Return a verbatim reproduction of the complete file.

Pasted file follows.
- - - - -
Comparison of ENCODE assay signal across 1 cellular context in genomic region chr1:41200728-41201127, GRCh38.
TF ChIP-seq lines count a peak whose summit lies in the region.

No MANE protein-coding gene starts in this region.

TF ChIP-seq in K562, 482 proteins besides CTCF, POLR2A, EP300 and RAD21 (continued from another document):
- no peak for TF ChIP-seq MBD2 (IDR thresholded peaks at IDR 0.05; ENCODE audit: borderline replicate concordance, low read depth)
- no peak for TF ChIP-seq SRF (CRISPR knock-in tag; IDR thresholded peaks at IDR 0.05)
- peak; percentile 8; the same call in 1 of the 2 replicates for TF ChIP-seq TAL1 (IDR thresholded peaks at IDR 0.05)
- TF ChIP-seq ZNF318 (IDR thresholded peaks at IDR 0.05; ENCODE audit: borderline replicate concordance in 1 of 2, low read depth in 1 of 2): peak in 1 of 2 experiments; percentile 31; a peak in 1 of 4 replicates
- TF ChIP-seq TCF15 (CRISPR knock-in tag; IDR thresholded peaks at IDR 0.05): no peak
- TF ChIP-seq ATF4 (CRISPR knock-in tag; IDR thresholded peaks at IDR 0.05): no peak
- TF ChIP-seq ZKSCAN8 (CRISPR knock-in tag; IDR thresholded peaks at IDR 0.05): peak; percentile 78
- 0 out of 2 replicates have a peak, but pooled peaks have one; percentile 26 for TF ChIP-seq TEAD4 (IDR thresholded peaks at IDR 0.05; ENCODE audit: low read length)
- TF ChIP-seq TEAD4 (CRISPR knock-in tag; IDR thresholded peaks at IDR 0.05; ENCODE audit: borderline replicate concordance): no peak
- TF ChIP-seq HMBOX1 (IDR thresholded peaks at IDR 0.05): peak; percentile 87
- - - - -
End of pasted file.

Comparison of ENCODE assay signal across 1 cellular context in genomic region chr1:41200728-41201127, GRCh38.
TF ChIP-seq lines count a peak whose summit lies in the region.

No MANE protein-coding gene starts in this region.

TF ChIP-seq in K562, 482 proteins besides CTCF, POLR2A, EP300 and RAD21 (continued from another document):
- no peak for TF ChIP-seq MBD2 (IDR thresholded peaks at IDR 0.05; ENCODE audit: borderline replicate concordance, low read depth)
- no peak for TF ChIP-seq SRF (CRISPR knock-in tag; IDR thresholded peaks at IDR 0.05)
- peak; percentile 8; the same call in 1 of the 2 replicates for TF ChIP-seq TAL1 (IDR thresholded peaks at IDR 0.05)
- TF ChIP-seq ZNF318 (IDR thresholded peaks at IDR 0.05; ENCODE audit: borderline replicate concordance in 1 of 2, low read depth in 1 of 2): peak in 1 of 2 experiments; percentile 31; a peak in 1 of 4 replicates
- TF ChIP-seq TCF15 (CRISPR knock-in tag; IDR thresholded peaks at IDR 0.05): no peak
- TF ChIP-seq ATF4 (CRISPR knock-in tag; IDR thresholded peaks at IDR 0.05): no peak
- TF ChIP-seq ZKSCAN8 (CRISPR knock-in tag; IDR thresholded peaks at IDR 0.05): peak; percentile 78
- 0 out of 2 replicates have a peak, but pooled peaks have one; percentile 26 for TF ChIP-seq TEAD4 (IDR thresholded peaks at IDR 0.05; ENCODE audit: low read length)
- TF ChIP-seq TEAD4 (CRISPR knock-in tag; IDR thresholded peaks at IDR 0.05; ENCODE audit: borderline replicate concordance): no peak
- TF ChIP-seq HMBOX1 (IDR thresholded peaks at IDR 0.05): peak; percentile 87